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A094268 Starting term of smallest consecutive n-tuples of abundant numbers. 1
0, 12, 5775, 171078830 (list; graph; refs; listen; history; text; internal format)



The triple 171078830, 171078831, 171078832 was apparently found by Laurent Hodges and Michael Reid in 1995.

The starting term of the smallest consecutive 4-tuple of abundant numbers is at most 141363708067871564084949719820472453374 - Bruno Mishutka (bruno.mishutka(AT)googlemail.com), Nov 01 2007

Paul Erdős showed that there are two absolute constants c1, c2 such that for all large n there are at least c1 log log log n but not more than c2 log log log n consecutive abundant numbers less than n. - Bruno Mishutka (bruno.mishutka(AT)googlemail.com), Nov 01 2007

The term a(0) = 0 is included to avoid the warning messages triggered by sequences with fewer than four terms. - N. J. A. Sloane, Nov 07 2007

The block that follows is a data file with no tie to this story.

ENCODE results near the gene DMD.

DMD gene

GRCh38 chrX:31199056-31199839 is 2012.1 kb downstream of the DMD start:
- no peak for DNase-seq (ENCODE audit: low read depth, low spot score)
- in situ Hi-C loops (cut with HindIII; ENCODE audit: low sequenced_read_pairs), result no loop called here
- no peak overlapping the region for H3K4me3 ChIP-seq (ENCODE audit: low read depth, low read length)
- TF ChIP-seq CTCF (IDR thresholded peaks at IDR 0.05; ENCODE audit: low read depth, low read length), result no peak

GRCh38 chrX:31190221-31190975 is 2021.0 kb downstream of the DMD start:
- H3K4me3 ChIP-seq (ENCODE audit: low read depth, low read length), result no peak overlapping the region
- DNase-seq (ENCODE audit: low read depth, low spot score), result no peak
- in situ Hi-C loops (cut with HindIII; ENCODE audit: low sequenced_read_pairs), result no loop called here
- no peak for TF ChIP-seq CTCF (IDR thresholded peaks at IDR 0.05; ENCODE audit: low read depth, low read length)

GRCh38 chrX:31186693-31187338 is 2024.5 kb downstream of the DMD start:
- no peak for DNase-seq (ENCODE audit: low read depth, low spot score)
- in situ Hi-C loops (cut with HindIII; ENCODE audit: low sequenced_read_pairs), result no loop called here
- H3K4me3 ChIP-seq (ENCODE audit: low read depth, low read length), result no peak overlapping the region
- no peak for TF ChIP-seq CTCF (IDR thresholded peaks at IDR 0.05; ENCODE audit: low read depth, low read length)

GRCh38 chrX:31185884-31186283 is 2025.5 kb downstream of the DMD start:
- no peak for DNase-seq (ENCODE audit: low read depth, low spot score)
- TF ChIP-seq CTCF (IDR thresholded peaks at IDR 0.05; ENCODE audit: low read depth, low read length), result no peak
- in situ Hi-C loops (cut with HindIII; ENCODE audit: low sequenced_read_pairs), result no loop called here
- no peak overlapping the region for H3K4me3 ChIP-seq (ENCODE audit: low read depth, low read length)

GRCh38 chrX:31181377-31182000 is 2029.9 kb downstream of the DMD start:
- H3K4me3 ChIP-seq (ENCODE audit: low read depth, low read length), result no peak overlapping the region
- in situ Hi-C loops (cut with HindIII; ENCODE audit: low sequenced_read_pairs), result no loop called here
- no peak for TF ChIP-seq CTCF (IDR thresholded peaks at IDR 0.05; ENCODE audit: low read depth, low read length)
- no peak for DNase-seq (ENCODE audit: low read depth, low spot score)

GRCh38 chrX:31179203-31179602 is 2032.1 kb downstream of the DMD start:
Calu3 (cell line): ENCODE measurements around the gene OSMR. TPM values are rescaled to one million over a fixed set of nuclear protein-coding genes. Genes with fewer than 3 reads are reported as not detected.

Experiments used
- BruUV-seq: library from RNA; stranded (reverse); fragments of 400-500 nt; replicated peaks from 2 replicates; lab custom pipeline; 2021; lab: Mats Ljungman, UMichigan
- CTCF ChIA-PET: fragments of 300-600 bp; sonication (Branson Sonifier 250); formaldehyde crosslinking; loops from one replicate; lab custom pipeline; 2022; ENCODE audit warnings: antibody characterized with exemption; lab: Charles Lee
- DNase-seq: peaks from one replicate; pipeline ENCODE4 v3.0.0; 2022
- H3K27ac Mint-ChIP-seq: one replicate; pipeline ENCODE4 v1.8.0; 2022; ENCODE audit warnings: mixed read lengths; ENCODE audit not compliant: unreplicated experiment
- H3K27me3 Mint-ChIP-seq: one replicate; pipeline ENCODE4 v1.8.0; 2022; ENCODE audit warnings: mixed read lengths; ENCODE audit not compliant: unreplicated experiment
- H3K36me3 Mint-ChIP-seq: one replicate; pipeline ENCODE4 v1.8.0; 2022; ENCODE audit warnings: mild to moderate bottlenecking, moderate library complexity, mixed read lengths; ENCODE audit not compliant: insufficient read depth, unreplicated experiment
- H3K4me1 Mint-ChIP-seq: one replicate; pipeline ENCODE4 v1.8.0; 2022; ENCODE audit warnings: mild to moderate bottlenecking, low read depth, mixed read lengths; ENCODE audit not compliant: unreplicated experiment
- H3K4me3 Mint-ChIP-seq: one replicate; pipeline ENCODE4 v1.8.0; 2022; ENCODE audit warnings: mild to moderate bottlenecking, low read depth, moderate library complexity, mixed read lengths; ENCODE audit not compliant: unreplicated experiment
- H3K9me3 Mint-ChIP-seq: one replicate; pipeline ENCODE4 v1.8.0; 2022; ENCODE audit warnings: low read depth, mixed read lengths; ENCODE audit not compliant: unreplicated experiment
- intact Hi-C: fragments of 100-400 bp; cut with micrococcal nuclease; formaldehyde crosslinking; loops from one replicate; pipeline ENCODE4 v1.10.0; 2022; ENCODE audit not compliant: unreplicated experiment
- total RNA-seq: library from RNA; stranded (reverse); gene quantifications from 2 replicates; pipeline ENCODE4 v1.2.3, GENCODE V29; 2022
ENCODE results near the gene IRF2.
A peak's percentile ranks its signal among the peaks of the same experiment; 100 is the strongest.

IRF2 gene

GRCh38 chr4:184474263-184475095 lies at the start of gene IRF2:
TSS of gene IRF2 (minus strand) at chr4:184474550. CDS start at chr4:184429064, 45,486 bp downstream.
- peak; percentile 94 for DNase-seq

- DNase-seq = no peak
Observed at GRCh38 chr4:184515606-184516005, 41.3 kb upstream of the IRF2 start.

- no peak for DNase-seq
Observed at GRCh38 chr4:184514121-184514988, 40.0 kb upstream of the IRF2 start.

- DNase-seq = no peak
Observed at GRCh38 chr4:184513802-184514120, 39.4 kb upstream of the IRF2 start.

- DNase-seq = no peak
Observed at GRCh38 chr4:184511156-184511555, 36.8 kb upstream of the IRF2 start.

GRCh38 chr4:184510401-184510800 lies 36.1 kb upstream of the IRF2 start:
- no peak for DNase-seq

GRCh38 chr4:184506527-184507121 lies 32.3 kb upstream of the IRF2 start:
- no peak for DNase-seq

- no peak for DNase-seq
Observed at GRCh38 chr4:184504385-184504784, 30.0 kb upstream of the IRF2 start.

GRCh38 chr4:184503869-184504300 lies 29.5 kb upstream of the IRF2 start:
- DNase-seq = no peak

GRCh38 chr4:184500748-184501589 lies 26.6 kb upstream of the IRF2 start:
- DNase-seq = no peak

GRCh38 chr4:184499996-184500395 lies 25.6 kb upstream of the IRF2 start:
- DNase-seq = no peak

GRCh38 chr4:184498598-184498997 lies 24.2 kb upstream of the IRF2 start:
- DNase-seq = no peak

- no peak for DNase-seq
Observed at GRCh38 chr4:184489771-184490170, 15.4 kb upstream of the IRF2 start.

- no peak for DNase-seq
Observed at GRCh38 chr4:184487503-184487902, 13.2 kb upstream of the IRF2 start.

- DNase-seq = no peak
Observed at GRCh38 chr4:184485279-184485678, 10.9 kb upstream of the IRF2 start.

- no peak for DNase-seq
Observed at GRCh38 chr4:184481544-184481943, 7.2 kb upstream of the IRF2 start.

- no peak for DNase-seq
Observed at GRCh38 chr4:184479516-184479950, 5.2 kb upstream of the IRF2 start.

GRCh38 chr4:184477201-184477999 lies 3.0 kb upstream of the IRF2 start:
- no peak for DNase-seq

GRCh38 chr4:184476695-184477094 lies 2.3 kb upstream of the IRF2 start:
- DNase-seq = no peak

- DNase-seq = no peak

J.-M. De Koninck and A. Mercier, 1001 Problemes en Theorie Classique Des Nombres, Problem 771, pp. 98, 327, Ellipses, Paris, 2004.

S. Kravitz, Three Consecutive Abundant Numbers, Journal of Recreational Mathematics, 26:2 (1994), 149. Solution by L. Hodges and M. Reid, JRM, 27:2 (1995), 156-157.


Table of n, a(n) for n=0..3.

Paul Erdős, Note on consecutive abundant numbers, J. London Math. Soc. 10, 128-131 (1935).

Carlos Rivera, Puzzle 878. Consecutive abundant integers


Cf. A005105, A005231.

Sequence in context: A230749 A003793 A171669 * A208865 A012607 A167072

Adjacent sequences:  A094265 A094266 A094267 * A094269 A094270 A094271




Lekraj Beedassy, Jun 02 2004



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Last modified July 24 16:39 EDT 2017. Contains 289775 sequences.